In every age there have been those who have twisted or perverted the doctrine of justification. The Arminians are guilty of this perversion when they teach that faith itself is our justification before God or faith itself is our righteousness. This error the Belgic Confession rejects: “However, to speak more clearly, we do not mean that faith itself justifies us, for it is only an instrument with which we embrace Christ our Righteousness.” Notice the careful distinction: faith is not the basis or ground of justification, but the instrument or means of justification. This careful distinction comes from a careful study of God’s Word: the Bible teaches repeatedly that we are justified by faith (“through,” “by” or “out of” faith), but it never teaches that we are justified on account of, or on the basis of, faith.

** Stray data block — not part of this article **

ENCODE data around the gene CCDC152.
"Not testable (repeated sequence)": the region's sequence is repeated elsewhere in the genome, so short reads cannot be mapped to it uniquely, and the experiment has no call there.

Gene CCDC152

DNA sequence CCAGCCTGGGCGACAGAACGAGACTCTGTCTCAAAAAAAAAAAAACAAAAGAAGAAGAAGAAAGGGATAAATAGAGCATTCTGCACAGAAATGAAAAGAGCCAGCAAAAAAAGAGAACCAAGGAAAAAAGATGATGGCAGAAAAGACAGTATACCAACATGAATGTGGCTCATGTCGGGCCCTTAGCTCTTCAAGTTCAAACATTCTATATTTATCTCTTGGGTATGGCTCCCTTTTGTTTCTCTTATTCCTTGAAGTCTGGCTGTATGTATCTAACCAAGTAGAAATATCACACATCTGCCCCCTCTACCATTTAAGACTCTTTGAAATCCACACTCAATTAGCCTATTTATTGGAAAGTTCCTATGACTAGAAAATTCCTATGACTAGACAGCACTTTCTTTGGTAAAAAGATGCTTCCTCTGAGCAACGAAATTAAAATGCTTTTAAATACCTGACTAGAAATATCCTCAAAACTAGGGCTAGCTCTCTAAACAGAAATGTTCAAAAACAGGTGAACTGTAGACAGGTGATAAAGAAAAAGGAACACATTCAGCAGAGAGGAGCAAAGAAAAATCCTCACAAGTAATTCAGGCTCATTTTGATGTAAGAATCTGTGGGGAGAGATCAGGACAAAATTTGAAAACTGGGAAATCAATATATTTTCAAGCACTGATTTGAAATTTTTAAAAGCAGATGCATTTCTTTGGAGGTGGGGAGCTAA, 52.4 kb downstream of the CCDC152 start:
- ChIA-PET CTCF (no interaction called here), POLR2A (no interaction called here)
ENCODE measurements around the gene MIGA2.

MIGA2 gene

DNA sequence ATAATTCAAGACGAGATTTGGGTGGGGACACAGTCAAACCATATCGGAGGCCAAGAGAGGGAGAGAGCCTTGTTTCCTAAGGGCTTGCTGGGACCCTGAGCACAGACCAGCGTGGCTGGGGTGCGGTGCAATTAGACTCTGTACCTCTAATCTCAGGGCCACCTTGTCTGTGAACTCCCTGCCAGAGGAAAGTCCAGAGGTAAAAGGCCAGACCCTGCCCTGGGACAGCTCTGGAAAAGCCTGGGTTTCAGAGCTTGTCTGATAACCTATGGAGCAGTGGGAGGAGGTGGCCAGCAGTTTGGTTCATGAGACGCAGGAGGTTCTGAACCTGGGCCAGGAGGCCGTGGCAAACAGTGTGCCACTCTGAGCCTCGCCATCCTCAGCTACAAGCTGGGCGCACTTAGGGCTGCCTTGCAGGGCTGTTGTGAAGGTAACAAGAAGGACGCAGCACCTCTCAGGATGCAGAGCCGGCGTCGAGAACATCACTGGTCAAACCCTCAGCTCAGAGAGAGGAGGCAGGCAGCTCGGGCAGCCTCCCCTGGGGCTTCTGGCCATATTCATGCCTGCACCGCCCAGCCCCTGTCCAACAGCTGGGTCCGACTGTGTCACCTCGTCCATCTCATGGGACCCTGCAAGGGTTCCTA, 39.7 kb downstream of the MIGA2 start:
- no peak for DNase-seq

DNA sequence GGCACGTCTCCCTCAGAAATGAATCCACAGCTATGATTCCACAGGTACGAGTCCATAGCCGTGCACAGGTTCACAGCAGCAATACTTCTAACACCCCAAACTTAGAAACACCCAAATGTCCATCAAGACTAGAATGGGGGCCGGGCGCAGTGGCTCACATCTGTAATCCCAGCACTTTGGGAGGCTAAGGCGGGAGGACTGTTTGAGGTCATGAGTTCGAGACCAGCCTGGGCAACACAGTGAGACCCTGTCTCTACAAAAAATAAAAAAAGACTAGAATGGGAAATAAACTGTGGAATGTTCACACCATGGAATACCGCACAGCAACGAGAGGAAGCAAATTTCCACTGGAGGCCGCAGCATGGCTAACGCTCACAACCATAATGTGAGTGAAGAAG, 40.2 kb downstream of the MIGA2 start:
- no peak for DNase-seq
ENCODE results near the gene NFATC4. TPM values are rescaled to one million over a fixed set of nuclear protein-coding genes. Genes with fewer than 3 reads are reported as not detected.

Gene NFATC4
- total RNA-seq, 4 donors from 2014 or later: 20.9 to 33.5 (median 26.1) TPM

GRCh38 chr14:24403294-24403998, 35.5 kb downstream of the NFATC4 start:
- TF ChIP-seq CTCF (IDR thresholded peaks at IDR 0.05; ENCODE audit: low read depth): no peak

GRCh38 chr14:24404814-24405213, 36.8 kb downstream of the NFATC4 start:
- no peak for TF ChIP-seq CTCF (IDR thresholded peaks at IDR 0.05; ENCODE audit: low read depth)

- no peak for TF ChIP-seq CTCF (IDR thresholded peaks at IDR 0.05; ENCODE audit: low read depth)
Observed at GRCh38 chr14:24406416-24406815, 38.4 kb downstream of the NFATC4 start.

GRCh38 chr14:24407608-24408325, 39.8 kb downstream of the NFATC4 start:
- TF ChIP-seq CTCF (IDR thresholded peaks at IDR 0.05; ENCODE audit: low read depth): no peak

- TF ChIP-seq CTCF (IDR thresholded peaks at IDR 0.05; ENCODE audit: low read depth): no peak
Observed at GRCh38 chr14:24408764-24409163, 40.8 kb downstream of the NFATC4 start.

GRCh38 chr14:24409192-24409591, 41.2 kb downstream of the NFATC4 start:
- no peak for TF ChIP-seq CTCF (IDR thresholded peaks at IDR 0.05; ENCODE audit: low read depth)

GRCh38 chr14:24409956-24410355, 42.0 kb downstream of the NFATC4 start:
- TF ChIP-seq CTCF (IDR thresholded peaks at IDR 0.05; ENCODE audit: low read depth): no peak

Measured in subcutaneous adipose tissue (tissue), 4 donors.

This is true for a number of reasons. First, our faith cannot be the ground of our justification because our faith is imperfect. The faith of the strongest Christian is very weak. Mixed in with our faith are much unbelief and sin. Every Christian can identify with the man who cried out to Jesus with tears, “Lord, I believe. Help thou mine unbelief” (Mark 9:24). Our faith is, therefore, not a righteous basis for our justification. Second, our faith cannot be the ground of our justification because our faith does not fulfil the demands of God’s Law. Even if our faith were perfect—not weak, imperfect, unstable, changing and faltering—it would not answer the charges of God’s Law against us (we have sinned and deserve death) or the demands of God’s Law concerning us (we owe God lifelong, perfect obedience in love with our whole heart, soul, mind and strength). Only Christ has done that, and therefore only His obedience can be our righteousness or the basis of our justification.  The Arminians’ error is to deny God’s justice. They imagine that God will accept something less than perfect obedience—our faith. But then God would deny Himself and would not be just. Such is impossible.